Image from page 461 of “Old and new London : a narrative of its history, its people, and its places” (1873)

October 24, 2019 - Comment

Image from page 461 of “Old and new London : a narrative of its history, its people, and its places” (1873) Image by Internet Archive Book Images Identifier: oldnewlondonnarr03thor Title: Old and new London : a narrative of its history, its people, and its places Year: 1873 (1870s) Authors: Thornbury, Walter, 1828-1876 Subjects: Publisher: London

Image from page 461 of “Old and new London : a narrative of its history, its people, and its places” (1873)

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Identifier: oldnewlondonnarr03thor
Title: Old and new London : a narrative of its history, its people, and its places
Year: 1873 (1870s)
Authors: Thornbury, Walter, 1828-1876
Subjects:
Publisher: London : Cassell, Petter, & Galpin
Contributing Library: University of California Libraries
Digitizing Sponsor: Internet Archive

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pilgrim ; the eleventh, how the blindAvere cured by their eyes being washed in his dirtywater ; the twelfth, how St. John delivered to thepilgrims a ring ; in the thirteenth they deliver thering to the king, wh.ich he had unknowingly givento St. John as an alms, when he met him in theform of a pilgrim; this was attended with a 44^ OLD AND NEW LONDON. [Wesllninstef Abbey. message from the saint, foretelling the death ofthe king ; and the fourteenth shows the conse-quential haste made by him to complete his piousfoundation. The following, according to Dugdale, is thestory of the benefactions of Edward the Confessorto the Abbey:—The king, while in exile during to Rome, to procure the Popes absolution fromthe vow ; they returned with a rescript from PopeLeo IX., enjoining the king, by Avay of commuta-tion, to expend the sums of money intended forhis journey in the foundation or repair of somereligious house dedicated to St. Peter. A revela-tion made to one Wolfine, or Wulsina, a monk of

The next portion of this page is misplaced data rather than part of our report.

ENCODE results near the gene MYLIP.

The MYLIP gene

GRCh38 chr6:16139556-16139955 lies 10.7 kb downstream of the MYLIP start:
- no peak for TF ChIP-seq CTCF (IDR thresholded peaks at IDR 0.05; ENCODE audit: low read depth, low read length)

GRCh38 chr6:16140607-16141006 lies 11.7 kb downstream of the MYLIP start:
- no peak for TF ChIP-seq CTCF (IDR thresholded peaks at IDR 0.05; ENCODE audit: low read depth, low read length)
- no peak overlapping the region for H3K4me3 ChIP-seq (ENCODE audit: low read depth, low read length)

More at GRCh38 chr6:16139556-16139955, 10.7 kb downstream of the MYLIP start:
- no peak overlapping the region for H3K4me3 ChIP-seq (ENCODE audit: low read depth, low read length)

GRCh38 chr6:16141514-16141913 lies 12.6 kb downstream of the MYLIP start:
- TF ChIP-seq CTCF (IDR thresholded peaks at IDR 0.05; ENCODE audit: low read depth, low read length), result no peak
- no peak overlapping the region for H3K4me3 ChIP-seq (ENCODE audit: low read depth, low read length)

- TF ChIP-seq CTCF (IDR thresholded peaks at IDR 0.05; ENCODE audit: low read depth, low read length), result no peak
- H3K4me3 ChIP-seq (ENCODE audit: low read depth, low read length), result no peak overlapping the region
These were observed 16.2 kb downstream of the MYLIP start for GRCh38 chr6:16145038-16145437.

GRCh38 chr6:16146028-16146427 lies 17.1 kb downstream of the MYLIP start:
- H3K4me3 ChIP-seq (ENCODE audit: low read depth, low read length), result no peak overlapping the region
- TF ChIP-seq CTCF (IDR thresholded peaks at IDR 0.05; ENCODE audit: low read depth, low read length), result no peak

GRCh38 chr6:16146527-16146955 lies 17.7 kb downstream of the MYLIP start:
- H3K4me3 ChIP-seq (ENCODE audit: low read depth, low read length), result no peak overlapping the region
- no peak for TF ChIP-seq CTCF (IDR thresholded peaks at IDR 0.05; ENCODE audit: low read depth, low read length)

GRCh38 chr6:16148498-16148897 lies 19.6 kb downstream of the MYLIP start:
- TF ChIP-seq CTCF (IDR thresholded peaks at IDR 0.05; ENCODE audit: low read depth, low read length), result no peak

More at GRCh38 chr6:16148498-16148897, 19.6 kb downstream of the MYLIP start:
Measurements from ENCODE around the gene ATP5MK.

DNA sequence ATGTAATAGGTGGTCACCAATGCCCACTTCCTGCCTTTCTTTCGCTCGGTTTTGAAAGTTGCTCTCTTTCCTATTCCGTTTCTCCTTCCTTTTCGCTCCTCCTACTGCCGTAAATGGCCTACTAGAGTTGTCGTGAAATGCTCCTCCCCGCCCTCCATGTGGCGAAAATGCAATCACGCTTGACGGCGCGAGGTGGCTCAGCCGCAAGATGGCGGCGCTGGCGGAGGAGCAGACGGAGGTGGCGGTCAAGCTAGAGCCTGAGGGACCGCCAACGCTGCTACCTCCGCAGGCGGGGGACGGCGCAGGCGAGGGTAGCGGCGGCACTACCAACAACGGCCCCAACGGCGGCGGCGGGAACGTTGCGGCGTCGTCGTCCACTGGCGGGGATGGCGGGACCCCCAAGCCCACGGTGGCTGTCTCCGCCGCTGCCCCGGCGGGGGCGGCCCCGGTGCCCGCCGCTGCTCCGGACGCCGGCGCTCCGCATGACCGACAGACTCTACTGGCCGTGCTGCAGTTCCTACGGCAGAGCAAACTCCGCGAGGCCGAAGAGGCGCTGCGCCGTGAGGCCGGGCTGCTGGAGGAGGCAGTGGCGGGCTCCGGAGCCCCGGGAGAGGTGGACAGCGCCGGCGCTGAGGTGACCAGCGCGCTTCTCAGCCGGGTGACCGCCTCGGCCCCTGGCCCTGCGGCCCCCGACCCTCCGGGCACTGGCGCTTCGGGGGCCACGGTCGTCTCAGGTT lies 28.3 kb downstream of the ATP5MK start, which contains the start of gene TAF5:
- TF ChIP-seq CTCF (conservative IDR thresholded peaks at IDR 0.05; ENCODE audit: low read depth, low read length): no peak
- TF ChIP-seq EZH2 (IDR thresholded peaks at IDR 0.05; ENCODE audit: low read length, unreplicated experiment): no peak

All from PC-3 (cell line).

Text Appearing After Image:
THE CORONATION CHAIR. the usurpation of the Danes, made a vow that if itshould please God to restore him to the throne ofhis father, he would go in pilgrimage to Rome.Soon after his coronation, he made his intentionknown to the principal nobility, who, partly fearingdistur])ances in the absence of the king, and partlydreading a contest for the succession should he dieupon the journey, endeavoured to dissuade himfrom it. Aelrcd, Archbishop of York, and Harman,Bishop of Winchester, with two abbots of monas-teries, are stated to have been sent on an embassy Worcester, is said to have determined the king tobestow his benefactions at Westminster. In the centre of this chapel stands the shrine ofEdward the Confessor. This venerable curiosity,though now much mutilated, still enables us toform an opinion of its former richness and beauty.It was erected by Henry III. on the canonising ofEdward, King of England, by Pope Alexander III.,who caused his name to be placed in the catalogueof saints,

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